Ciabarra adds:

Lures attract Pokemon for 30 minutes, and can significantly increase traffic, which is especially good to use during slow times. It’s an easy and cost-effective way to use technology to your advantage. Instead of trying to reinvent the wheel to increase sales, you are using what you have access to in order to generate results.

More Likely to Frequent Small Businesses

Extending Revel’s findings to a wider audience, the Slant Marketing agency conducted a survey of 500 Pokémon Go players to learn how they engaged with businesses while out hunting for Pokémon. Their study reinforced the fact that PG is leading players to patronize small, local businesses they otherwise might not have have had interest.

Slant Marketing’s research discovered that most Pokémon trainers play from 1 to 3 hours each day, most prominently during weekday evenings and weekend afternoons [prime shopping time.] In addition to retail, players visited restaurants, and it was found that 56% reported visiting local operations versus national chains.

Chris McGuire, VP and general manager of Slant, says:

Whenever we see new technologies — or existing technologies used in new ways — in our culture, we look for how we can engage consumers to interact with brands.

McGuire adds:

That search starts by finding out how consumers are currently interacting with brands/businesses using the new technology, which is why we were excited to conduct the survey of Pokémon Go users. We hope its results will allow business owners to better understand players and how they can use it to help engage customers with their brand.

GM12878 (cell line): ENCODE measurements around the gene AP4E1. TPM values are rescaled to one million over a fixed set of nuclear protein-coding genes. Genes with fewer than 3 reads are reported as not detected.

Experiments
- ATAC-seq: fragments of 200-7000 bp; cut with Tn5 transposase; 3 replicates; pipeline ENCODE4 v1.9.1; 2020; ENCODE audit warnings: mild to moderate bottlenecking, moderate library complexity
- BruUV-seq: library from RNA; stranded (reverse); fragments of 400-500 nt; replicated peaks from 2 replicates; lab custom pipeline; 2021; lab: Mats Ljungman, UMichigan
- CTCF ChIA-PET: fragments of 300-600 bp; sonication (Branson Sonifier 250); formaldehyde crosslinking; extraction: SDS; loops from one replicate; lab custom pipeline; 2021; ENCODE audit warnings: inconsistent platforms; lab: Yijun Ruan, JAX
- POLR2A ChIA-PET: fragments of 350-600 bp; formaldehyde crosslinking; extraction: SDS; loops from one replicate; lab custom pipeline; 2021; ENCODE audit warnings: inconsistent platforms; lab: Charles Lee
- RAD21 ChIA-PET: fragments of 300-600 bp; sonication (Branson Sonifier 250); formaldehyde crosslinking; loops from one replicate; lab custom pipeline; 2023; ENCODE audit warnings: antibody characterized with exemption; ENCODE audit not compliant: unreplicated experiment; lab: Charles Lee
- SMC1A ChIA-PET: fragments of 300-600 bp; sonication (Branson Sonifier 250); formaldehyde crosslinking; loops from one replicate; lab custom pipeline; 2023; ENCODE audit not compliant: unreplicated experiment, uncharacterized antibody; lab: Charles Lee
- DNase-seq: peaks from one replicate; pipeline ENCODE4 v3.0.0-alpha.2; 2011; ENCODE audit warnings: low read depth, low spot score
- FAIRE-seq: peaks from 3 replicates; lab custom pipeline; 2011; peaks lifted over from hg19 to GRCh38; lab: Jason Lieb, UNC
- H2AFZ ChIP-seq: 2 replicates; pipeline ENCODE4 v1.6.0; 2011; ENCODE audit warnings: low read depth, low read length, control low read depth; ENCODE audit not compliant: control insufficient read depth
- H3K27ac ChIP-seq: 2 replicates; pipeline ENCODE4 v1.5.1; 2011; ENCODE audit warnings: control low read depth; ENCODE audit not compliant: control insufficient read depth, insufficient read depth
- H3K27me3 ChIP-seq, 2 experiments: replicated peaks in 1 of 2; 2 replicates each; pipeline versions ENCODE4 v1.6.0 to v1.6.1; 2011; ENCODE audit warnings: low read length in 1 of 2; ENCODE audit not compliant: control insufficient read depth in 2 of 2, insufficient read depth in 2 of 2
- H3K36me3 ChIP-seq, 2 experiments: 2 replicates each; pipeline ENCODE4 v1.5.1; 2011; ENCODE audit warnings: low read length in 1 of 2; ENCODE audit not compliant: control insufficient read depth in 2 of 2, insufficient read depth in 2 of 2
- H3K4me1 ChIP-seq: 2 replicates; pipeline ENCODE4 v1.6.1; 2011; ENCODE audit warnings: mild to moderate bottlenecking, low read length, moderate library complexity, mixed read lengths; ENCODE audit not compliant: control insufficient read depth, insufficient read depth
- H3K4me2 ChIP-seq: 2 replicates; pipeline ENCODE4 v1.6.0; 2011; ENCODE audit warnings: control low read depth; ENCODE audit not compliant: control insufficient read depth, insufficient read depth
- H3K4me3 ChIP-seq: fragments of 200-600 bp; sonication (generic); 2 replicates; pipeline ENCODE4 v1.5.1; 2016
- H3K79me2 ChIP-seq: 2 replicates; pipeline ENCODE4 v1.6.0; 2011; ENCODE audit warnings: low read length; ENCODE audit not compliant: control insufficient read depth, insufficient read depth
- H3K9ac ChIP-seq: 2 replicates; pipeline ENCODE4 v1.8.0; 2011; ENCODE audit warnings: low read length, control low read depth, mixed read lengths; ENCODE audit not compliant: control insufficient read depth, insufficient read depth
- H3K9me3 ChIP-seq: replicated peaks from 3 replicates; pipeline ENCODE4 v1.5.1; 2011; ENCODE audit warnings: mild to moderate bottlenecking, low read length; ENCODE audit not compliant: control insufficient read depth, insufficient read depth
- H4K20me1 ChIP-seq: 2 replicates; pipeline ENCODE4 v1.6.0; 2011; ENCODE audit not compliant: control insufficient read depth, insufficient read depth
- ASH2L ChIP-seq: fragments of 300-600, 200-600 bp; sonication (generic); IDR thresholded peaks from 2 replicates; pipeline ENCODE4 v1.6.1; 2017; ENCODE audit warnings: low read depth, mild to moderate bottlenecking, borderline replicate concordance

Ways for Small Business to Capitalize on Pokémon Go

Small businesses can benefit from PG by deploying a few tactics that Business Daily News suggests are effective and cost-efficient marketing tools for business owners.

1. Host a Lure Party

A digital item placed at a PokéStops is called a “lure module.” Once activated, lure modules will attract wild Pokémon (and, more importantly, players) to that location. Consider purchasing a package of lure modules and advertising a night as a “Pokémon Go Lure Party!” If your business is on or near a PokéStop, hosting a lure party can demonstrate to a new clientele base that you indentify with their interests and preferences.

It’s an inexpensive form of marketing. To start, create a “Pokémon Go” account by downloading it for free from the Google Play or the App store. Then buy a package of lure modules for a few dollars [this is real cash, not virtual], and install them near the closest PokéStop to your store, restaurant or place of business. Each lure is active for 30 minutes, so the trick is to use them in succession to create a lure party that lasts as long as you’d like. Then coupling a lure party with some special promotional deals and discounts could be a great way to bring in some extra revenue.

2. Tie Your Social Media to “Pokémon Go”